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Unemployed for six months or more – and still looking for a job

The number of long-term unemployed – 6.1 million – is the most since the US started keeping track in 1948. Here is a look at some of these people as they search for a job.

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Sally Kennamer, who has been out of work since August 2007, has experienced that firsthand. The resident of Grand Rapids, Mich., who is searching for a job as an administrative assistant, estimates that she's sent out thousands of résumés. But she's had only three interviews.

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If she could get a foot in the door, she says, she would tell potential employers that she's loyal and that in her nine years at her prior job, she missed only two days of work because of illness or other personal matters. "But I'm competing with so many people, it's hard to tell your story," she says.

A support system

People who have been out of work for a long time need some kind of "community" to support and encourage them, says Elsa Bengel, executive director of Training Inc., a program of the YMCA of Greater Boston. The group works with "middle skill" workers, such as support and service staff.

"They need emotional support as well as skills," Ms. Bengel says.

Toward that end, her organization posts the résumés of the people they are working with on a wall. After someone finds work, the person getting the job rings a bell, and Training Inc. places a "HIRED" sticker on the résumé. "We celebrate. Jobs are miraculous occurrences," she says.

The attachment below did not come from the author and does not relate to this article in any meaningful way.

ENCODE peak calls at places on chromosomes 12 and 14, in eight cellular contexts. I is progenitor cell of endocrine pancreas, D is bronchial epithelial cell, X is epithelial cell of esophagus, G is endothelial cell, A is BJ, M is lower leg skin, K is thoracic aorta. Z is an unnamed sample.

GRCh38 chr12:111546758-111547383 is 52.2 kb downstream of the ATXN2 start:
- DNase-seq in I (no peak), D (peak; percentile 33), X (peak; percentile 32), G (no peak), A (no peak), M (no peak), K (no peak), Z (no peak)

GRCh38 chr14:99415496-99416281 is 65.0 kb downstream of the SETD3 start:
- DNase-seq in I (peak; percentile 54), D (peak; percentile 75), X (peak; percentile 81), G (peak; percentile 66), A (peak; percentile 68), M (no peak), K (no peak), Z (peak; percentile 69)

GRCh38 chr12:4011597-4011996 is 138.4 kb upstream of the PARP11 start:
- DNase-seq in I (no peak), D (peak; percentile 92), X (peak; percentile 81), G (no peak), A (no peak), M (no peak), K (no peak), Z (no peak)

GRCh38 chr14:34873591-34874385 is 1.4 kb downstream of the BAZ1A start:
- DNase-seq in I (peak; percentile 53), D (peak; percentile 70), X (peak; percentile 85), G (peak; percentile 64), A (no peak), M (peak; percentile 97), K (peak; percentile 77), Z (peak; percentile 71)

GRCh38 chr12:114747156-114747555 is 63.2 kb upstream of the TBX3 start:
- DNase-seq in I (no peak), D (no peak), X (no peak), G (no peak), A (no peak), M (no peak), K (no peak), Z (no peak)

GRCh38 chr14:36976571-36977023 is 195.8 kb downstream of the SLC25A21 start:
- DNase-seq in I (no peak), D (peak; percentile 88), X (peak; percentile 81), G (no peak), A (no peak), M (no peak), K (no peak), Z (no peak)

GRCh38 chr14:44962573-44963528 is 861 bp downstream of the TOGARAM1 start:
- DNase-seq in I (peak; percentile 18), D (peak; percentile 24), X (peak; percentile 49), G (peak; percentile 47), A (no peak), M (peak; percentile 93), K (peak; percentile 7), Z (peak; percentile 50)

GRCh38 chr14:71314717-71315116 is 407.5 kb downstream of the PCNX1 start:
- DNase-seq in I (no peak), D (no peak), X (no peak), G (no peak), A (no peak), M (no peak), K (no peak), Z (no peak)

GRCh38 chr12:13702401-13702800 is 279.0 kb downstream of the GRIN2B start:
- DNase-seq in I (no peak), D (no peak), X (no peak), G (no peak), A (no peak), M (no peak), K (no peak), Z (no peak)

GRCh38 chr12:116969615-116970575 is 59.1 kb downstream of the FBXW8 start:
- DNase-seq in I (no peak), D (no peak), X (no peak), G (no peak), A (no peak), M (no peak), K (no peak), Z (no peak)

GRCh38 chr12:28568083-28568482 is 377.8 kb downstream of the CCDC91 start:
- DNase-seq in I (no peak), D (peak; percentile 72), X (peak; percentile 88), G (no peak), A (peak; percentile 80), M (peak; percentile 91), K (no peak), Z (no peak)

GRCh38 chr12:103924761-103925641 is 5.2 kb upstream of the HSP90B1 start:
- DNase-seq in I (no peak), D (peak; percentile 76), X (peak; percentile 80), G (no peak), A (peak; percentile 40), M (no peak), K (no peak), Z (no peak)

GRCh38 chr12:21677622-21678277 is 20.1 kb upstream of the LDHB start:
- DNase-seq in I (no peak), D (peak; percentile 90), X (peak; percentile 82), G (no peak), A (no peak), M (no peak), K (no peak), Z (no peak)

And it gives encouragement to those still searching. "There was a woman who had stopped looking," Bengel recalls. "But then she came back and looked at people in her group who had gotten jobs. We tell them they have to work at this every day."

Some professional coaches for the unemployed counsel them to remain engaged, talking to former colleagues and following up at companies that turned them down earlier. "I say to people, 'Stay in the game,'" says Jeffrey Redmond, a partner at New Directions, a company in Boston that coaches senior executives. "The conditions will improve, and the people who are in the game, stayed active, spreading word about their credentials and capabilities, will be the first considered."

Mr. Redmond's firm is working with 10 people who had been general counsels at various corporations.

One of those is Jack Friedman of Princeton, N.J., who lost his job a year ago as a result of a merger at a satellite-communications company. Since then, he's been looking for a senior-level job at a communications, Web, or media company. "It's been very difficult. The jobs just haven't been there," he says.

Mr. Friedman says he's trying to be patient and not to take anything personally. "It's like being in sales: You have to go through a lot of rejection," he says. "You have to view it as an opportunity to turn a 'no' into a 'yes.' "

Sims-Bowles is trying to remain positive as well. "I am ready to roll up my sleeves and do whatever," she says. "I would like to work for the rest of my life."


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